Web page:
Peter Carry states (A Matter of Celtic Pride, May 20) that it was actually the Bucks who were more unyielding in holding Boston considerably under its 109 points per game regular season average. However, he fails to mention that Boston held Milwaukee well under its season average of 107 points per game. In fact, the Bucks scored fewer than 90 points in four of the seven playoff games, scoring more than 100 points in two games only because they went into overtime. Boston clearly was stingier and outplayed Milwaukee throughout the series. Please give credit where it is due.
John Havlicek is a great player who deserves most of the recognition he is receiving. However, the award reads Most Valuable Player. A number of NBA stars could have brought the Celtics the title (e.g., Walt Frazier or Rick Barry). But only one man in basketball history, Kareem Abdul-Jabbar, could have brought a mediocre team like the Bucks, who were playing without star guard Lucius Allen, so close to a title. It was an effort beyond any of Russell or Chamberlain, and Abdul-Jabbar deserved the designation Most Valuable Player.
Peter Carry's report on the NBA playoffs nearly ignored a super effort by the Milwaukee Bucks. It took the Celtics seven games to beat a team with one aging but agile guard, one forward who could only rebound, another who could only shoot and a center who had to take all his rest breaks on the court. Plus sneaky sub Mickey Davis, who surprised everybody.
The Bucks didn't lose. They just ran out of steam. With a healthy Lucius Allen, it wouldn't even have been close. Only John Havlicek played a great series for the Celtics.
And Havlicek's stamina at his age can also be explained. For the better part of his Boston career he was the sixth man—getting plenty of rest on the bench. When did Oscar Robertson ever sit on a bench?
I think Peter got Carry-ed away by Red Auerbach's victory cigar smoke.
C. R. WERLE
GOODBY BIG O
What was overlooked in all the excitement of the NBA playoffs was the farewell of the Big O—Oscar Robertson, dominating college basketball in the late '50s, leading the U.S. Olympic team (considered by many the finest aggregation of hoop talent ever) to a gold medal and keeping the Cincinnati Royals in the NBA. In 1971 he capped his quest for an NBA championship by taking the Milwaukee Bucks to the title with the help of second-year Center Kareem Abdul-Jabbar.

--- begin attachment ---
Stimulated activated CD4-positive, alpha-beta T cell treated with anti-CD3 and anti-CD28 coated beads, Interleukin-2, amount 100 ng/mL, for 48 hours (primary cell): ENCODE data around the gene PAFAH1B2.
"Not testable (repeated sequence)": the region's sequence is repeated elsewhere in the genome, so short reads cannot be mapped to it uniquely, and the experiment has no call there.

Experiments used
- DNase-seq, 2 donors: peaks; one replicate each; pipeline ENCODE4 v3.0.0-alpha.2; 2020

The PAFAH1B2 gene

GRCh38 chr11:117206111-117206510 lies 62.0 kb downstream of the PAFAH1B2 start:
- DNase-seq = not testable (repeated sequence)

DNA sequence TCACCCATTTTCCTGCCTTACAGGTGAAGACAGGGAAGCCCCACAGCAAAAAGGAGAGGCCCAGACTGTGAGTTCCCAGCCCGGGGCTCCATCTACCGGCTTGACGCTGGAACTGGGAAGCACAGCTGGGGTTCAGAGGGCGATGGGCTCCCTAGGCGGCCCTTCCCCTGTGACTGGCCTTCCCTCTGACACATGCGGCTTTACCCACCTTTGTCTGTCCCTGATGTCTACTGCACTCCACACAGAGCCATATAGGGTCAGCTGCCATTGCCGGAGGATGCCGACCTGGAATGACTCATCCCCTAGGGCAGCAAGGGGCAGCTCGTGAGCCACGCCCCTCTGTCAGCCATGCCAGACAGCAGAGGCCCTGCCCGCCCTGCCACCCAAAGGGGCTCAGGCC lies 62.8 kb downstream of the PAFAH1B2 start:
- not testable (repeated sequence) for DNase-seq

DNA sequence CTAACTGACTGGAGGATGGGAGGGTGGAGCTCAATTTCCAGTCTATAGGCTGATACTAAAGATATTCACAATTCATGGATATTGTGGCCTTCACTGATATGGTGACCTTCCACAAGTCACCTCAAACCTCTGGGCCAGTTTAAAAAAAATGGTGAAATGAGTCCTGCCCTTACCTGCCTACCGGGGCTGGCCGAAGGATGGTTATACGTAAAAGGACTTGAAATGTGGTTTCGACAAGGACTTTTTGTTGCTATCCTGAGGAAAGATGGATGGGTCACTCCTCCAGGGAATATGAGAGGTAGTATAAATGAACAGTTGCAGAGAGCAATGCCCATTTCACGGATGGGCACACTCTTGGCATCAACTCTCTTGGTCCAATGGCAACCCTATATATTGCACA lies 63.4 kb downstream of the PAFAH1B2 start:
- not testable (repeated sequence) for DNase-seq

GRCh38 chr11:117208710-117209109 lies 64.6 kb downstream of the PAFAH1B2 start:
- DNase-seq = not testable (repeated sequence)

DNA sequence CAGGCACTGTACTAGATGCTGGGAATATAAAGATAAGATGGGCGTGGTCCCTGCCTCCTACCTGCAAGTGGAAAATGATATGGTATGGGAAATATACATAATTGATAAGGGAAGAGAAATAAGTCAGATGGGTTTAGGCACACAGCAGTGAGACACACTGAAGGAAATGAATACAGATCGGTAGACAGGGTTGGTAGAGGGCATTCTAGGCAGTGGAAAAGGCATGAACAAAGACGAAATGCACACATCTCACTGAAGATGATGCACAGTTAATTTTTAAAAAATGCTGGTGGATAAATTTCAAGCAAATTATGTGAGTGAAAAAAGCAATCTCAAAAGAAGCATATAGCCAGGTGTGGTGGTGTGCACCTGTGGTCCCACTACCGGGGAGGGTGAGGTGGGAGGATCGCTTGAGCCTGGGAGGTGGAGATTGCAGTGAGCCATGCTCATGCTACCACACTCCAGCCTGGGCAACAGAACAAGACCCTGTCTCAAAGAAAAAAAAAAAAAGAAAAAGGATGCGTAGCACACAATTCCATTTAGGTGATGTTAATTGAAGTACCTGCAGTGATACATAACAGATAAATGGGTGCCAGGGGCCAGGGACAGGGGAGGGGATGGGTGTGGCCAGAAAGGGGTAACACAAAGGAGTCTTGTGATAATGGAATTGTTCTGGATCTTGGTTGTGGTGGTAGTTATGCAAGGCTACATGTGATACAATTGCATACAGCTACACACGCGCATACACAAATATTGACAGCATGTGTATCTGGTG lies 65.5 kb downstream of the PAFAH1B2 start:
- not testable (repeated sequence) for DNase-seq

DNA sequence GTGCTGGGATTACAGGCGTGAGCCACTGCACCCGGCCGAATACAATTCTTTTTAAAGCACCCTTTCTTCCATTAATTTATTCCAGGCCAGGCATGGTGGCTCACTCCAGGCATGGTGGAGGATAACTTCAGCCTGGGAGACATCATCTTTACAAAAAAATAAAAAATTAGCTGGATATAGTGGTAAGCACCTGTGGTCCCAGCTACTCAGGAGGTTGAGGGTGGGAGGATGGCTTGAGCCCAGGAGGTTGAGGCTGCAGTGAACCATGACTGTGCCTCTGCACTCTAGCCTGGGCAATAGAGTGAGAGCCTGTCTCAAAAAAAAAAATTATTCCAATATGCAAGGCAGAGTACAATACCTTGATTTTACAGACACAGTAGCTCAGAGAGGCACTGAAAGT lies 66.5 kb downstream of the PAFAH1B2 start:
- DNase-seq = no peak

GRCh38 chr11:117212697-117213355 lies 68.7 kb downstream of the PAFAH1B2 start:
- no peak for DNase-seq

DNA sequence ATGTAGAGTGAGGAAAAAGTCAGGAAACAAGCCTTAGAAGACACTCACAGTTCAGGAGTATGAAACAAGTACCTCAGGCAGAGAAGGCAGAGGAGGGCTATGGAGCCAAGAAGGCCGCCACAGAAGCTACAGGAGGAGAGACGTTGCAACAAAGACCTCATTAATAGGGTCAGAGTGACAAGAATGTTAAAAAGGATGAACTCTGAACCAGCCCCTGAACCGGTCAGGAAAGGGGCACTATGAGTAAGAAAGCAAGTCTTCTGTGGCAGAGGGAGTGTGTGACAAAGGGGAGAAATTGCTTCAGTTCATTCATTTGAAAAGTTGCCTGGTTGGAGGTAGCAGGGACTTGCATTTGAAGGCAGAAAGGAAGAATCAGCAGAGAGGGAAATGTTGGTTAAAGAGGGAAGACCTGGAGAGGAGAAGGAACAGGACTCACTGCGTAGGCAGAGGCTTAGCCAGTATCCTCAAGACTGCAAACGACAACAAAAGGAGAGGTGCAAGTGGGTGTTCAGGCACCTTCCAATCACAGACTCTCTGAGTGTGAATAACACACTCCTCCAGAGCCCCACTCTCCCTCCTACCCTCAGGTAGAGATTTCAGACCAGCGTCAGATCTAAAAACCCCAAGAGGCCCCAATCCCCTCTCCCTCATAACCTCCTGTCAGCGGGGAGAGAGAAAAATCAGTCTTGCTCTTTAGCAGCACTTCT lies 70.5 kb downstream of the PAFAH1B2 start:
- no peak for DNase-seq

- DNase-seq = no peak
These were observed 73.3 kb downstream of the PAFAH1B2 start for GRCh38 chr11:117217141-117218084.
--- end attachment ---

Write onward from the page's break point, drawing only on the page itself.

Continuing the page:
Back in my high school days in New Jersey the reason to see the lowly Knicks in old Madison Square Garden was twofold: the Cousy-Russell Celtics and the Big O.
The time has come for baseball to do something about eliminating the mayhem that takes place at second when a base runner attempts to break up the double play. When Don Baylor of the Orioles (6'1" and 190 pounds) crashes into Angel Hermoso of the Indians (5'9" and 155 pounds), baseball ceases to be sport. If there isn't some penalty established, then retaliation will naturally result.
Maybe we need some huskies like Honus Wagner or Nap Lajoie to handle these crashing runners. Or a feisty shortstop like Rabbit Maranville, who refused to throw around Cy Williams as he came into second standing up and instead threw right into his face. I saw this happen some 50 years ago. Perhaps landing on the crasher spikes first is the answer. Or an irate crowd of spectators waiting at the exit to decry the culprit, as happened to Ty Cobb in Philadelphia after he spiked Eddie Collins and Home Run Baker on the same day. Cobb needed a cordon of police to protect him.